Perhaps not surprisingly, Father Hidaglo was part of a local movement planning a revolt against the Spanish colonial government.  When his involvement with the group was discovered, he was forced to act quickly.  He summoned peasants and parishioners, ringing the bells of his local parish church, where he gave an impassioned speech inciting a movement to freedom.  What exactly he said is unknown, but some accounts report that in his impassioned state, he cried, “Long live religion! Long live Our Lady of Guadalupe! Long live the Americas and death to the corrupt government!”  It is interesting to note that his use of the image Virgin of Guadalupe (which he mounted on a lance, and used as a flag) early in the War of Independence made the Virgin a much more prominent national symbol.

Mexico’s Independence Day: Father Miguel Hidalgo rallies his parishioners on September 16, 1810

In his Mexico: A Biography of Power, Historian Enrique Krauze writes of Hidalgo, “Within a month, he had been joined by more than fifty thousand men, mainly Indians from the poorest levels of society.  Attracted by his religious magnetism, and by other, less noble motives, this crowd devastated the cities of San Miguel, Celaya, and Guanajuato.  They were on the point of entering Mexico City when Hidalgo told them to retreat.”

Not long after, Hidalgo was executed, but the movement continued.

Father Hidalgo’s famous grito — or cry to action — that launched the War for Independence is commemorated with a loose re-enactment by the President in Mexico City every September 15.  Late in the evening, the President gives a similar speech to a huge gathering in the main plaza — and while there is exact no record of the original speech, the President delivers something that’s at least similar in tone, with his own personal spin.   Each president typically mentions Mexican heroes, and ends the speech with a rousing ¡Viva México!, to which the audience responds ¡Viva!  The president then rings the bell at the National Palace (the very same bell that Hidalgo rang, now housed at the National Palace).  Similar speeches are given by governors and mayors across the country.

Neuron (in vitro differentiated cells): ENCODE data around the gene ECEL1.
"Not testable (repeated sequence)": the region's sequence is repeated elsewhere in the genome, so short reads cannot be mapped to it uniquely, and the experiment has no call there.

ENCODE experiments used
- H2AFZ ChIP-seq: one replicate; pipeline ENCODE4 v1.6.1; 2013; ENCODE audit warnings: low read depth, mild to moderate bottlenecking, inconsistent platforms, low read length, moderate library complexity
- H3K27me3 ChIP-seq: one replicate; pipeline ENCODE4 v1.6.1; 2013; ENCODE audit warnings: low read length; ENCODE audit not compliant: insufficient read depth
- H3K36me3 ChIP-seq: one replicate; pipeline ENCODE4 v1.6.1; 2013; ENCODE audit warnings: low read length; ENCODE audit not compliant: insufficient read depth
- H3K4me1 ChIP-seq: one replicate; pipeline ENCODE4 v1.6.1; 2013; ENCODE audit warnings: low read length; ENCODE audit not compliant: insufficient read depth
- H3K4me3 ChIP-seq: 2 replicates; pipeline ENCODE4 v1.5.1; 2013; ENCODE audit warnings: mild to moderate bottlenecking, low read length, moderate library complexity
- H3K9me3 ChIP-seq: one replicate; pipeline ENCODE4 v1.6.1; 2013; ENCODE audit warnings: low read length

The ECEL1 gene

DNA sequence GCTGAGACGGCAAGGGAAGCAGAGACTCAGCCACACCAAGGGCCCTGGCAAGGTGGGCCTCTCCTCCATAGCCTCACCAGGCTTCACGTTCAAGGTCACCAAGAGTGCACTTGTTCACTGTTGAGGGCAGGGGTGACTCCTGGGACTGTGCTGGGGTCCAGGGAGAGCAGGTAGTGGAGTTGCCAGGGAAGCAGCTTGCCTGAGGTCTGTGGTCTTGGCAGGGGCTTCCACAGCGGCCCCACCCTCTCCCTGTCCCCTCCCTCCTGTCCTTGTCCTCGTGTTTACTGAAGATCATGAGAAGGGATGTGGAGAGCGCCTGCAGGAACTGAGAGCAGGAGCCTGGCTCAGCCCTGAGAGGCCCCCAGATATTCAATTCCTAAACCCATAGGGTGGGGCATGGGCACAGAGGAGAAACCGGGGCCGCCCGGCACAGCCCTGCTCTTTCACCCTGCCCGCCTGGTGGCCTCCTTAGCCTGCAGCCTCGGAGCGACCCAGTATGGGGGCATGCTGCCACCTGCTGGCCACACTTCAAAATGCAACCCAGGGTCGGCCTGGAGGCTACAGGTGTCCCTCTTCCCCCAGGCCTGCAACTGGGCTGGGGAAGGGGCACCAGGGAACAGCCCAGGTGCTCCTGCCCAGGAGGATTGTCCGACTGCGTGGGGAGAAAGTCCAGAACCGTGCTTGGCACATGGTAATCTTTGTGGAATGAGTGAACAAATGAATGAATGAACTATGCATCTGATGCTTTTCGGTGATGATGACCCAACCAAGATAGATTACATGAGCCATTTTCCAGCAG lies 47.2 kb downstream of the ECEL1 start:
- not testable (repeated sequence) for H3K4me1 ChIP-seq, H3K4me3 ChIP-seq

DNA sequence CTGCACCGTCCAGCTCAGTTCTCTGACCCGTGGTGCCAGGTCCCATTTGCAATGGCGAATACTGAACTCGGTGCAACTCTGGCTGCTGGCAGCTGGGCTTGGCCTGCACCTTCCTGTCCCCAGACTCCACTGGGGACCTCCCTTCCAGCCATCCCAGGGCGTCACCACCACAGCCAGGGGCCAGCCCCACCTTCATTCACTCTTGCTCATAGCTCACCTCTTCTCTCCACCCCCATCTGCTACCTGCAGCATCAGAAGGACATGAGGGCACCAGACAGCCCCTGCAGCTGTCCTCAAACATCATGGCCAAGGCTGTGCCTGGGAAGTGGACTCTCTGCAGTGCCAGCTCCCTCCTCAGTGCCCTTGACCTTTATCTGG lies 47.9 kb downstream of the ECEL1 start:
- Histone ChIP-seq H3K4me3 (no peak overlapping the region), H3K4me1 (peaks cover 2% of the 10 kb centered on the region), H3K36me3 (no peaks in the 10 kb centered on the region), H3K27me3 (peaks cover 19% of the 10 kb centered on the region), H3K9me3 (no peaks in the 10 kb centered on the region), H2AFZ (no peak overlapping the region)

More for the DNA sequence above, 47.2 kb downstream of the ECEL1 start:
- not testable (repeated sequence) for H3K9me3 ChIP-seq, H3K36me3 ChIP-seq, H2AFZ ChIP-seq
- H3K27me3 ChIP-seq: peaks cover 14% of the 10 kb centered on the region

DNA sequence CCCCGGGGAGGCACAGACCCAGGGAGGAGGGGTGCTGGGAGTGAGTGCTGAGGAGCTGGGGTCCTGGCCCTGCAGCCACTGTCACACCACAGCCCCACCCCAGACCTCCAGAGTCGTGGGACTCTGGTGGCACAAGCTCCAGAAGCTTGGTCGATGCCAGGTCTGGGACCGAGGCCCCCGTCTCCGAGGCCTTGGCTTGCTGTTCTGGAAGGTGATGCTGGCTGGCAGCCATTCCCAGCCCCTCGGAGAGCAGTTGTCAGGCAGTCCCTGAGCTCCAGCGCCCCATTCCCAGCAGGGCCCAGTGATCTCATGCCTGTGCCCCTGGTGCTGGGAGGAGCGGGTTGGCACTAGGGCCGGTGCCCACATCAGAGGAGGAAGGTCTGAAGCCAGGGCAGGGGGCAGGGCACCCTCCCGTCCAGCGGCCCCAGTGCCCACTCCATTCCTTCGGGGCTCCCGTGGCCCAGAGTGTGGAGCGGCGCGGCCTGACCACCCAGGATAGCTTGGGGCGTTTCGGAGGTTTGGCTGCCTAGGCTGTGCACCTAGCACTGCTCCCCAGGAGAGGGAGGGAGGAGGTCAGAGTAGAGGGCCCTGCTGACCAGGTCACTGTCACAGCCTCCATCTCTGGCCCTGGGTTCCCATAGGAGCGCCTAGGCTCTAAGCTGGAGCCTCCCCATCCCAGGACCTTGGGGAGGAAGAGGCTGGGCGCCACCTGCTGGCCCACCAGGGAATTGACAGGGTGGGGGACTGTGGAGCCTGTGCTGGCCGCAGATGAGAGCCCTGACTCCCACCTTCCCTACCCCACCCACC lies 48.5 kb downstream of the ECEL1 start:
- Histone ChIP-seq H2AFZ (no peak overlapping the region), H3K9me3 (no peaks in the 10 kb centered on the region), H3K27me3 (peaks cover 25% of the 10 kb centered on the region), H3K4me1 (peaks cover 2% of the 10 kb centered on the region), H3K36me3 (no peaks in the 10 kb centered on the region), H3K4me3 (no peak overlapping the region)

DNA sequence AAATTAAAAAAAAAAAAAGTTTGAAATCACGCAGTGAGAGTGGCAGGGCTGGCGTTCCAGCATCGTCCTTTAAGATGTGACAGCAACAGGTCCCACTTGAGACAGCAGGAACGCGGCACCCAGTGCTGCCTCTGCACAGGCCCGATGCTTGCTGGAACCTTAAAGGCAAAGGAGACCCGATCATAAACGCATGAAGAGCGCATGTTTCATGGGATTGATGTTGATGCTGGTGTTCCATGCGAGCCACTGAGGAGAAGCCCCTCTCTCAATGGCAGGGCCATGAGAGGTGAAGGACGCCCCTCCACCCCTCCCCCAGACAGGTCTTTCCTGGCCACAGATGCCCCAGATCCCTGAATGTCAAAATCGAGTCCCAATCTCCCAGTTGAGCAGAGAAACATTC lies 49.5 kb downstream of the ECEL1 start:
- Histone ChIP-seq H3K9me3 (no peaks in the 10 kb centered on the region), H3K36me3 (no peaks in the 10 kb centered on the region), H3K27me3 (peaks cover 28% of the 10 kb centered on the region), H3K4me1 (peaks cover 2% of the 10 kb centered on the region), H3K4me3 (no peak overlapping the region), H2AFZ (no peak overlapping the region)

The following day, September 16, the celebrations around the country continue with parades, marching bands, and concerts to round-out the celebration.

In Baja, the biggest Independence Day festivities are held in Tijuana and La Paz where they are celebrated with fireworks, folk dances, mariachi and even horse races.

Where will you be when Mexico’s Independence Day is celebrated on September 16?  ¡Viva México!

Baja.com is a comprehensive online source of first-hand travel information for the Baja California Peninsula. We offer Baja travelers expert advice about local restaurantshotelsvacation rentals and activities, as well as guides, maps, complete event calendars and great stories about incredible travel destinations, from Tijuana to Cabo San Lucas.  We also provide free personal travel consulting, planning and booking services in Los Cabos, Todos Santos and La Paz, with prices that match or are below best advertised price. For more information, please call toll-free (US/CAN) 855-BAJA-411 or email us at info@baja.com.